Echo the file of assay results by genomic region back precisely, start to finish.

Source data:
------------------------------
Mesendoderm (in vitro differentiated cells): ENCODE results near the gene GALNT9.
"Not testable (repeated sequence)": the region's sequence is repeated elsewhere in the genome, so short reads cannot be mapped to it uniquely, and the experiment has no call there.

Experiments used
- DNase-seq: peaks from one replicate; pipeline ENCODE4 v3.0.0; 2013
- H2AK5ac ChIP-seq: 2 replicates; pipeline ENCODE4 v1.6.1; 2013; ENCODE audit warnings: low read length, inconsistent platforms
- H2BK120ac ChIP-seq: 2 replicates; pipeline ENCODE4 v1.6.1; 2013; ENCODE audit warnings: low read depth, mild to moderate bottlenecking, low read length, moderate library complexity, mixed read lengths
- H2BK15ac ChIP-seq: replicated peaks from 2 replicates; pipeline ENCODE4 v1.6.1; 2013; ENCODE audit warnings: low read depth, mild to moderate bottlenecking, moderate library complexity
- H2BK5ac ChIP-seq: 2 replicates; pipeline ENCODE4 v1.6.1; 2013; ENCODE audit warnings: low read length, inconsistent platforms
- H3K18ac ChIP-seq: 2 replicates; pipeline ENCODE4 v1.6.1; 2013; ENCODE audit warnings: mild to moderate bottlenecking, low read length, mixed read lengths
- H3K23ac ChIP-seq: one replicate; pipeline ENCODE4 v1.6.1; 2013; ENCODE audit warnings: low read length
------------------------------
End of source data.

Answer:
Mesendoderm (in vitro differentiated cells): ENCODE results near the gene GALNT9.
"Not testable (repeated sequence)": the region's sequence is repeated elsewhere in the genome, so short reads cannot be mapped to it uniquely, and the experiment has no call there.

Experiments used
- DNase-seq: peaks from one replicate; pipeline ENCODE4 v3.0.0; 2013
- H2AK5ac ChIP-seq: 2 replicates; pipeline ENCODE4 v1.6.1; 2013; ENCODE audit warnings: low read length, inconsistent platforms
- H2BK120ac ChIP-seq: 2 replicates; pipeline ENCODE4 v1.6.1; 2013; ENCODE audit warnings: low read depth, mild to moderate bottlenecking, low read length, moderate library complexity, mixed read lengths
- H2BK15ac ChIP-seq: replicated peaks from 2 replicates; pipeline ENCODE4 v1.6.1; 2013; ENCODE audit warnings: low read depth, mild to moderate bottlenecking, moderate library complexity
- H2BK5ac ChIP-seq: 2 replicates; pipeline ENCODE4 v1.6.1; 2013; ENCODE audit warnings: low read length, inconsistent platforms
- H3K18ac ChIP-seq: 2 replicates; pipeline ENCODE4 v1.6.1; 2013; ENCODE audit warnings: mild to moderate bottlenecking, low read length, mixed read lengths
- H3K23ac ChIP-seq: one replicate; pipeline ENCODE4 v1.6.1; 2013; ENCODE audit warnings: low read length